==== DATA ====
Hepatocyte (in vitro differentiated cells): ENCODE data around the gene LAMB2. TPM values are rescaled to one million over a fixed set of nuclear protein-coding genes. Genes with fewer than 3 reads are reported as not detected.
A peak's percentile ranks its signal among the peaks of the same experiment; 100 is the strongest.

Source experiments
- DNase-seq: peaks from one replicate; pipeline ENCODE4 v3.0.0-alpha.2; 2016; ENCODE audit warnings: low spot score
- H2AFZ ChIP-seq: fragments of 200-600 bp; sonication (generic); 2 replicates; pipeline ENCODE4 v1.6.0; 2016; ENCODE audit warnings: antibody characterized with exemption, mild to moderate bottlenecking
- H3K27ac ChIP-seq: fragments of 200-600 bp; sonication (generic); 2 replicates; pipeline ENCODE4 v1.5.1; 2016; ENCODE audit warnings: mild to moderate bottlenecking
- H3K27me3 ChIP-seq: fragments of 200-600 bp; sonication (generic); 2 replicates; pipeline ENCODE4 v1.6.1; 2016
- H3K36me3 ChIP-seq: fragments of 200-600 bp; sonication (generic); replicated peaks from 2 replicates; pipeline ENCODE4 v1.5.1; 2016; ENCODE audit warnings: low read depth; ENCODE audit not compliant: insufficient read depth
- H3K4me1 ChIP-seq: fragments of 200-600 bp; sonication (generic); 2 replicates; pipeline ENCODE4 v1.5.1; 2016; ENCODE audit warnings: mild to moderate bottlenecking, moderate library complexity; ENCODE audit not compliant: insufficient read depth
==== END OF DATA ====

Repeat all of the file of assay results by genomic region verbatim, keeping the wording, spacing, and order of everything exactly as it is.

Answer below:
Hepatocyte (in vitro differentiated cells): ENCODE data around the gene LAMB2. TPM values are rescaled to one million over a fixed set of nuclear protein-coding genes. Genes with fewer than 3 reads are reported as not detected.
A peak's percentile ranks its signal among the peaks of the same experiment; 100 is the strongest.

Source experiments
- DNase-seq: peaks from one replicate; pipeline ENCODE4 v3.0.0-alpha.2; 2016; ENCODE audit warnings: low spot score
- H2AFZ ChIP-seq: fragments of 200-600 bp; sonication (generic); 2 replicates; pipeline ENCODE4 v1.6.0; 2016; ENCODE audit warnings: antibody characterized with exemption, mild to moderate bottlenecking
- H3K27ac ChIP-seq: fragments of 200-600 bp; sonication (generic); 2 replicates; pipeline ENCODE4 v1.5.1; 2016; ENCODE audit warnings: mild to moderate bottlenecking
- H3K27me3 ChIP-seq: fragments of 200-600 bp; sonication (generic); 2 replicates; pipeline ENCODE4 v1.6.1; 2016
- H3K36me3 ChIP-seq: fragments of 200-600 bp; sonication (generic); replicated peaks from 2 replicates; pipeline ENCODE4 v1.5.1; 2016; ENCODE audit warnings: low read depth; ENCODE audit not compliant: insufficient read depth
- H3K4me1 ChIP-seq: fragments of 200-600 bp; sonication (generic); 2 replicates; pipeline ENCODE4 v1.5.1; 2016; ENCODE audit warnings: mild to moderate bottlenecking, moderate library complexity; ENCODE audit not compliant: insufficient read depth